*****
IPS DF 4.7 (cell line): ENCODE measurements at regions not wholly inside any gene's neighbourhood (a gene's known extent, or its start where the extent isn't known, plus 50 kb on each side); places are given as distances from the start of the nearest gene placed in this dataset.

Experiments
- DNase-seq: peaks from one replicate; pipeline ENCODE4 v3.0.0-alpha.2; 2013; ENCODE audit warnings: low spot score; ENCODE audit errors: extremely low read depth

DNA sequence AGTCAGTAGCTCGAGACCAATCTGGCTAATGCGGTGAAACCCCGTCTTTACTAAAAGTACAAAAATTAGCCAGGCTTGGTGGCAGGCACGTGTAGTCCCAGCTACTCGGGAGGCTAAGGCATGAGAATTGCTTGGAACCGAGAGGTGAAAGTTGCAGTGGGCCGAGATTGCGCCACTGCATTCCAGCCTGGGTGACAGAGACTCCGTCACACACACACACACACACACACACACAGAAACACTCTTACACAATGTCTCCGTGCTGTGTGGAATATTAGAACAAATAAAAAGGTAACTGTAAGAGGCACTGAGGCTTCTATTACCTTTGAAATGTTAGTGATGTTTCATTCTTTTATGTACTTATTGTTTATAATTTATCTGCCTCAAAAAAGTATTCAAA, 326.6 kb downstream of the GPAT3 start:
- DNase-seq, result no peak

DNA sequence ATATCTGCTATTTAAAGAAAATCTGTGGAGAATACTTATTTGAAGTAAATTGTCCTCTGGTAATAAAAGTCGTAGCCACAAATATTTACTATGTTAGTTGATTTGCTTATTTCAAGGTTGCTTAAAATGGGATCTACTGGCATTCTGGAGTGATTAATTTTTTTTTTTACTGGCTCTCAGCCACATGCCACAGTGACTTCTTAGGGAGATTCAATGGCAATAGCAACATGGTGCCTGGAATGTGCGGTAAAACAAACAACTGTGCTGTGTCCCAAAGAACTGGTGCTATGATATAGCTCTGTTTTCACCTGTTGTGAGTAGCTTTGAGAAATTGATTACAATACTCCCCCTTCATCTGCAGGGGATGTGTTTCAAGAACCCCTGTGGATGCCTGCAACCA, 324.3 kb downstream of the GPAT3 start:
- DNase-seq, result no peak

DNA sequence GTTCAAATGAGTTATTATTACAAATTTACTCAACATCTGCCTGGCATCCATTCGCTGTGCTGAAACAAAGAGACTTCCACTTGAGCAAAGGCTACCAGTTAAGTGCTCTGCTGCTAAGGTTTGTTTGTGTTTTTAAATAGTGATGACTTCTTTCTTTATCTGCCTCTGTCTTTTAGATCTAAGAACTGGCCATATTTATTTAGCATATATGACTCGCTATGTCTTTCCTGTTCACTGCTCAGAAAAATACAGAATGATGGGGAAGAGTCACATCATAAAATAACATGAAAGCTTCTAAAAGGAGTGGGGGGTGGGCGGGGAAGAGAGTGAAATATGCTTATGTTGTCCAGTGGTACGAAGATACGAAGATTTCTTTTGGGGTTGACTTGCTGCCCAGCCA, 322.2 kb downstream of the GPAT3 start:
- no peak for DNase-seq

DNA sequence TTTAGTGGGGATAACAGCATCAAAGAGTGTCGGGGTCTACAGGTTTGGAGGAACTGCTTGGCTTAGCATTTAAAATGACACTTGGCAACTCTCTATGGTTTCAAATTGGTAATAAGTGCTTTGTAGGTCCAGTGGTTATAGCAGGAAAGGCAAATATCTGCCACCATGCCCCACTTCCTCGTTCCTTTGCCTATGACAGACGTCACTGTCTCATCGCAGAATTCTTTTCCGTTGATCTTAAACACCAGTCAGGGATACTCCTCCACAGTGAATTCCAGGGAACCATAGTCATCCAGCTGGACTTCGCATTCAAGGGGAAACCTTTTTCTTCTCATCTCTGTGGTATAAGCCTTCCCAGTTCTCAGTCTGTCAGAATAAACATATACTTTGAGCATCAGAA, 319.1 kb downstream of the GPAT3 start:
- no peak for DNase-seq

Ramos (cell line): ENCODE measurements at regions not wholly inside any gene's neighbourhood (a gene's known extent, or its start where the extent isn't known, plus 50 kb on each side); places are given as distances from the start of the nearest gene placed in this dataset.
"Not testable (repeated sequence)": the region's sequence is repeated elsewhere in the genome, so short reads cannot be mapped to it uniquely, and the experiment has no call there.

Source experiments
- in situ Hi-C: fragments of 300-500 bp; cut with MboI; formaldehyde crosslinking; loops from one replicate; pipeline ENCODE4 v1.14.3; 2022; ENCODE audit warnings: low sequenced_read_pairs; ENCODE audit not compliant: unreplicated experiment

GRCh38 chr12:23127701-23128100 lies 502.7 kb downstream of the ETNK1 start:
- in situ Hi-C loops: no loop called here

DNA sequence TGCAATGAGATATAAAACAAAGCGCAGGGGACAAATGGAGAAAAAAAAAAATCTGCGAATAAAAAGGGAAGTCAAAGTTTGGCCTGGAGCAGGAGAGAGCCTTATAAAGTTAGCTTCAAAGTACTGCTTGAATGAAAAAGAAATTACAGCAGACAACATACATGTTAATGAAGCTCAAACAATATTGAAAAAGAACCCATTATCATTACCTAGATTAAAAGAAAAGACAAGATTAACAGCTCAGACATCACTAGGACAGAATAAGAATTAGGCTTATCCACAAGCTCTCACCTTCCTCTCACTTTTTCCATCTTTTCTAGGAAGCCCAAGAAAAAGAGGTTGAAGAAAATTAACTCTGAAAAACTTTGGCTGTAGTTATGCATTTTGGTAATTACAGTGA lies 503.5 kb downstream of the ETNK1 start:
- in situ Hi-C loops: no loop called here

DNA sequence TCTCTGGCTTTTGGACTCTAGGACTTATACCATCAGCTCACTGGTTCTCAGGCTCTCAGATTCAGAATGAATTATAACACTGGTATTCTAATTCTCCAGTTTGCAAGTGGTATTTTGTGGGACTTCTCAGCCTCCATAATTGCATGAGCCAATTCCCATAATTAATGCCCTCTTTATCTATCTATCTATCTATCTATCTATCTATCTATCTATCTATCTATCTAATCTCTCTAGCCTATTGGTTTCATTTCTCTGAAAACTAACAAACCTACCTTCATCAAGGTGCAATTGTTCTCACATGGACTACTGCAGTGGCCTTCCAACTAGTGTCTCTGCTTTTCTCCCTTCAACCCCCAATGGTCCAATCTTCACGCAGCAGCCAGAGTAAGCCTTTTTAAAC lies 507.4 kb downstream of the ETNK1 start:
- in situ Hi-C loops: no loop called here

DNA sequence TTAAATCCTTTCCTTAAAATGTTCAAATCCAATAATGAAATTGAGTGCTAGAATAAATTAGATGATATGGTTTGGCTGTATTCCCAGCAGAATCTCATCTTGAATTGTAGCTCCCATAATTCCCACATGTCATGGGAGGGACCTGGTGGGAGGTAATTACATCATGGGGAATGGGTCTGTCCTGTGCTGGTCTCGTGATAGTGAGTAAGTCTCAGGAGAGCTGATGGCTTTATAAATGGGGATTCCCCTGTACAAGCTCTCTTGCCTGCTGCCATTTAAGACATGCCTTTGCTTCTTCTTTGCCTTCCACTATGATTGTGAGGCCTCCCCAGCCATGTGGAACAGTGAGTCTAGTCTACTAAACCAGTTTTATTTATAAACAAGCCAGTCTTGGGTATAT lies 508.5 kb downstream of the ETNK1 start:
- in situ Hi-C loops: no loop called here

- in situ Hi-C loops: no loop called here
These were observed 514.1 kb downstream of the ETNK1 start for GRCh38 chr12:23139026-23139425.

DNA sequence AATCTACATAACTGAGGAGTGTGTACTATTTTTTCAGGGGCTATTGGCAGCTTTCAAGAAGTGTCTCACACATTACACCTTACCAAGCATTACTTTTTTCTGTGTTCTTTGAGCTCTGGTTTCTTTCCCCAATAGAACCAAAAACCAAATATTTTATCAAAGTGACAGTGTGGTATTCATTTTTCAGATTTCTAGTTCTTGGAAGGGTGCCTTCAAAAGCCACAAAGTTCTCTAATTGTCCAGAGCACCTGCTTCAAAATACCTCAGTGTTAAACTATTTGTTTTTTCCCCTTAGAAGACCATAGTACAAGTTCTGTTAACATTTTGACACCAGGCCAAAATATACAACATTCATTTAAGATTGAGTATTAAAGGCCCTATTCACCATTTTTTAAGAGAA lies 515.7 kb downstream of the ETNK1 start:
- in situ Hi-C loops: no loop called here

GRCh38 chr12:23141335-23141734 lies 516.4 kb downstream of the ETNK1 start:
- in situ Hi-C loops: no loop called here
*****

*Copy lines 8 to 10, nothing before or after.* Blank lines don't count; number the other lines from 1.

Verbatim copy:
DNA sequence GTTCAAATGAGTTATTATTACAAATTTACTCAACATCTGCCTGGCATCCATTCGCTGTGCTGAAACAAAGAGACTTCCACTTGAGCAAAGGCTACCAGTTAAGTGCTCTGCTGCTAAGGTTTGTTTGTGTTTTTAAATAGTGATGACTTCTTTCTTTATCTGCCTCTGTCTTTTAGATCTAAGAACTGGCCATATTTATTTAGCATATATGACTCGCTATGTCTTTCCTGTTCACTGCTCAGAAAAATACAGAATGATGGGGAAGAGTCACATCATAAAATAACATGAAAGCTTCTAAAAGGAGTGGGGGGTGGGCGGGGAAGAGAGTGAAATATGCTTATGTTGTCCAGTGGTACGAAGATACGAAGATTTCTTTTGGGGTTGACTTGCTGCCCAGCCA, 322.2 kb downstream of the GPAT3 start:
- no peak for DNase-seq

DNA sequence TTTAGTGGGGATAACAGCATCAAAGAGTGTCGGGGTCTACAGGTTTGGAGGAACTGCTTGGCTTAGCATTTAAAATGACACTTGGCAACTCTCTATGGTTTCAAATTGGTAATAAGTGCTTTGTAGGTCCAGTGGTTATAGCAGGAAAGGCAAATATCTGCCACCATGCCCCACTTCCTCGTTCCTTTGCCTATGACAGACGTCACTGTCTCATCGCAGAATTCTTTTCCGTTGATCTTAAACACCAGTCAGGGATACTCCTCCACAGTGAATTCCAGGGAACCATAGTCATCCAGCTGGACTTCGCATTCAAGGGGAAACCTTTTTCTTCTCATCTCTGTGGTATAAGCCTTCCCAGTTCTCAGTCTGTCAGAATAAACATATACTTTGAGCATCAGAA, 319.1 kb downstream of the GPAT3 start: